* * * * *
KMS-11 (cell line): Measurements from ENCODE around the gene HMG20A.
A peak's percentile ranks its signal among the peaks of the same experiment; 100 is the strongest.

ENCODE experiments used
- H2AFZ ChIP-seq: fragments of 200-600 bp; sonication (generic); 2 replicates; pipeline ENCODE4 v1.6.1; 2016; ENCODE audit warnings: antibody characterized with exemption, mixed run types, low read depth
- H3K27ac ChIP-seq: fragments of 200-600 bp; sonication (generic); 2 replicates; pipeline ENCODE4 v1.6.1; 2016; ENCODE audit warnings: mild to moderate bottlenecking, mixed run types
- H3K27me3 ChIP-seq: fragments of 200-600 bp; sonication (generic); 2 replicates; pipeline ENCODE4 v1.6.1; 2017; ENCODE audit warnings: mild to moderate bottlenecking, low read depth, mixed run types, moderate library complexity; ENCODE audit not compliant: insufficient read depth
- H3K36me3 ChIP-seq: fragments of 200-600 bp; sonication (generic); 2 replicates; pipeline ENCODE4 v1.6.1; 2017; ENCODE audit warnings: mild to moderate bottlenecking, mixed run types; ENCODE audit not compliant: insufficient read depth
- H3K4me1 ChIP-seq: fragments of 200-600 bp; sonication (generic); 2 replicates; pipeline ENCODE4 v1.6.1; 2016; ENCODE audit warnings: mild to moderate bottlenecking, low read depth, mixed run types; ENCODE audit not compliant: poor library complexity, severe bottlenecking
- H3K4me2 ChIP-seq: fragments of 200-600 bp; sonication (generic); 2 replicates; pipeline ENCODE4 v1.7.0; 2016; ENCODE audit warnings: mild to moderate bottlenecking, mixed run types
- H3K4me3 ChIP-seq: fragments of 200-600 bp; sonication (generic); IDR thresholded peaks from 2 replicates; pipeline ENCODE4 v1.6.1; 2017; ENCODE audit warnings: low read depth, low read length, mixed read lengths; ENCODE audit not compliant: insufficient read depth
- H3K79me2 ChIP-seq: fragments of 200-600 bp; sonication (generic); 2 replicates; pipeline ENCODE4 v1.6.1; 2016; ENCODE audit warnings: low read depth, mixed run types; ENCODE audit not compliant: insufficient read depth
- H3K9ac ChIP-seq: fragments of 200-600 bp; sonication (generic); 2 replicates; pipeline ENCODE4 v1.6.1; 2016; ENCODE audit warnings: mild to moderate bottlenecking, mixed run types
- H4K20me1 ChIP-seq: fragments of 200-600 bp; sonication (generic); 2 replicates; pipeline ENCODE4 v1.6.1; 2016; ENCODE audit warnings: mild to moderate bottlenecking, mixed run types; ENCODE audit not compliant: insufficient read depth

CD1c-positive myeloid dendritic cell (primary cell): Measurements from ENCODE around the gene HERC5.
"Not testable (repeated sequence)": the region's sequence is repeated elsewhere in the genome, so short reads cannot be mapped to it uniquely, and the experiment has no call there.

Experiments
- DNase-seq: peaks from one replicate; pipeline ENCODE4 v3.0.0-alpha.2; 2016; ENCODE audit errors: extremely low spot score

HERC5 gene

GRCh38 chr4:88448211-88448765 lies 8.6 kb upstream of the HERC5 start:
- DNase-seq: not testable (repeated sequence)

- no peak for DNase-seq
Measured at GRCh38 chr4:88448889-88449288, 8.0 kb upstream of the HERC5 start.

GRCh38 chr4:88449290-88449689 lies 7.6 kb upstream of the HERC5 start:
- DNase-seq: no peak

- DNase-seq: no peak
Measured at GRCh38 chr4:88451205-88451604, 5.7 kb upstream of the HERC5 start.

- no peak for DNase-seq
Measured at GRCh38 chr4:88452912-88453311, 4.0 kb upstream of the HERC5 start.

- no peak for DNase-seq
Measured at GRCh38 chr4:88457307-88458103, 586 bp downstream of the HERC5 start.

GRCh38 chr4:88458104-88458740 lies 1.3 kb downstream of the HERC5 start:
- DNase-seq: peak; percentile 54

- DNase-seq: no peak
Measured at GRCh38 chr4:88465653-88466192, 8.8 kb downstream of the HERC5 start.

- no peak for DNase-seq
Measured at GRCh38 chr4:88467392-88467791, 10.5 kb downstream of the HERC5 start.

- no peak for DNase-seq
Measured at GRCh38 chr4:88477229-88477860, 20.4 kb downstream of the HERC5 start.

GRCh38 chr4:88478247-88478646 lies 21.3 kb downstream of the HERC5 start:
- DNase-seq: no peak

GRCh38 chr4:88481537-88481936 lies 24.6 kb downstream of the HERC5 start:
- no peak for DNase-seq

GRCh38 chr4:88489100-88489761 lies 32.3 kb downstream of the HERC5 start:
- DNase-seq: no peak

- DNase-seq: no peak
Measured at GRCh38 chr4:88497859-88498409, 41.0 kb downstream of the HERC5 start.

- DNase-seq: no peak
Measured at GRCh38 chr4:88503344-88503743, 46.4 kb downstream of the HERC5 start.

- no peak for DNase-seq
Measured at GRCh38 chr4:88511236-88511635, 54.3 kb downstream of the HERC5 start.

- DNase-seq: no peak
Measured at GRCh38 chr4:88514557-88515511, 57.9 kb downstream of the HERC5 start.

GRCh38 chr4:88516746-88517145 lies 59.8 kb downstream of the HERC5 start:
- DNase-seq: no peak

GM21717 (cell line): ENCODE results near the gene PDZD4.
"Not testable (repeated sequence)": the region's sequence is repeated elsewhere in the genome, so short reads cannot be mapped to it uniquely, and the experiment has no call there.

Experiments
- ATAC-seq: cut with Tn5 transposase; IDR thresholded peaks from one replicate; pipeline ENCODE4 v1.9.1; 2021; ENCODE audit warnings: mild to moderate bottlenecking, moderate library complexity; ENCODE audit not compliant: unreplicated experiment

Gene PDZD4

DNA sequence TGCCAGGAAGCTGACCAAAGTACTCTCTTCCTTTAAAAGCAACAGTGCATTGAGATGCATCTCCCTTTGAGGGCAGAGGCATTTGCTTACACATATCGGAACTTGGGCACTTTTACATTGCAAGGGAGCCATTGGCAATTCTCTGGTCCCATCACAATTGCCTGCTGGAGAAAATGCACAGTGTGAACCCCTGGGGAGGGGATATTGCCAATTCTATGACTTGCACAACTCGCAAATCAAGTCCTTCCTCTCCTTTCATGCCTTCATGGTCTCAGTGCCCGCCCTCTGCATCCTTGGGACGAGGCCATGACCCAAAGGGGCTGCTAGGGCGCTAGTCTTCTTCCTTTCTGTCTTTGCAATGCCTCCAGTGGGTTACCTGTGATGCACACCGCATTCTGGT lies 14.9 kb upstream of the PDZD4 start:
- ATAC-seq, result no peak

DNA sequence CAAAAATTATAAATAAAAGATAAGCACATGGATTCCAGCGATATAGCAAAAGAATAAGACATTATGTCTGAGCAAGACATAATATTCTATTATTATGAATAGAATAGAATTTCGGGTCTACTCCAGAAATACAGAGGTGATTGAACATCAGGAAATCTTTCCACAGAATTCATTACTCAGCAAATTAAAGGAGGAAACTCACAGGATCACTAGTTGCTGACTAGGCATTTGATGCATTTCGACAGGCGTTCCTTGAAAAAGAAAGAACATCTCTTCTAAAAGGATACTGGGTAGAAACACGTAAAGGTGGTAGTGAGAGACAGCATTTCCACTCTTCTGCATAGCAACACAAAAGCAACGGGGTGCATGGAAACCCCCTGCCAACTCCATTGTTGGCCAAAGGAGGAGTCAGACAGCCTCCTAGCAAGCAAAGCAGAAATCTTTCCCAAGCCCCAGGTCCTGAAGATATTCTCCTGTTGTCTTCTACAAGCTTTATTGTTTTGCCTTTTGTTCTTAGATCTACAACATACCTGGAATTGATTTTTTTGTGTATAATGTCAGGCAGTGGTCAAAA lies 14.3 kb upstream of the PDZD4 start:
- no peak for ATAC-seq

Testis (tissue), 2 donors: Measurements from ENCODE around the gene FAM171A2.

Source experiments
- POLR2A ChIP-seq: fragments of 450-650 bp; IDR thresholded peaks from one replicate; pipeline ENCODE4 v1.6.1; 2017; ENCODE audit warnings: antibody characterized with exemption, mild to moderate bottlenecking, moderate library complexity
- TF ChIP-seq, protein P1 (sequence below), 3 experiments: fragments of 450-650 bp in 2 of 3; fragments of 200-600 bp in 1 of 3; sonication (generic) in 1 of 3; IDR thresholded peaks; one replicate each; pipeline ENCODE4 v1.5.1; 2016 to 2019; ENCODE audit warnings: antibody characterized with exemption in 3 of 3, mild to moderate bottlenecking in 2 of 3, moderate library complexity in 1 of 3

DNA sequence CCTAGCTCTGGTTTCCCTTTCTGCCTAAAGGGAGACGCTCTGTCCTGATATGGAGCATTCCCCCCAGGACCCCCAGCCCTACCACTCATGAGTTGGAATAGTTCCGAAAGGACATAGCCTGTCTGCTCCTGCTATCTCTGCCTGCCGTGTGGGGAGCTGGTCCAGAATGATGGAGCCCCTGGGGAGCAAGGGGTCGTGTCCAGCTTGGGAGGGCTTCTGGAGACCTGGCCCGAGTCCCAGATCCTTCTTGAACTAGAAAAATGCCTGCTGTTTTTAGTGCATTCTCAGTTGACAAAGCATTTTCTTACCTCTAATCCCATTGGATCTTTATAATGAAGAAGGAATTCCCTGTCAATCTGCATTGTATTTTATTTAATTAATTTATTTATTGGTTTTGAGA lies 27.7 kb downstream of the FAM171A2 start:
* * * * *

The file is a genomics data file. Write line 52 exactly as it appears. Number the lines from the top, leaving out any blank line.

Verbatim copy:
Measured at GRCh38 chr4:88514557-88515511, 57.9 kb downstream of the HERC5 start.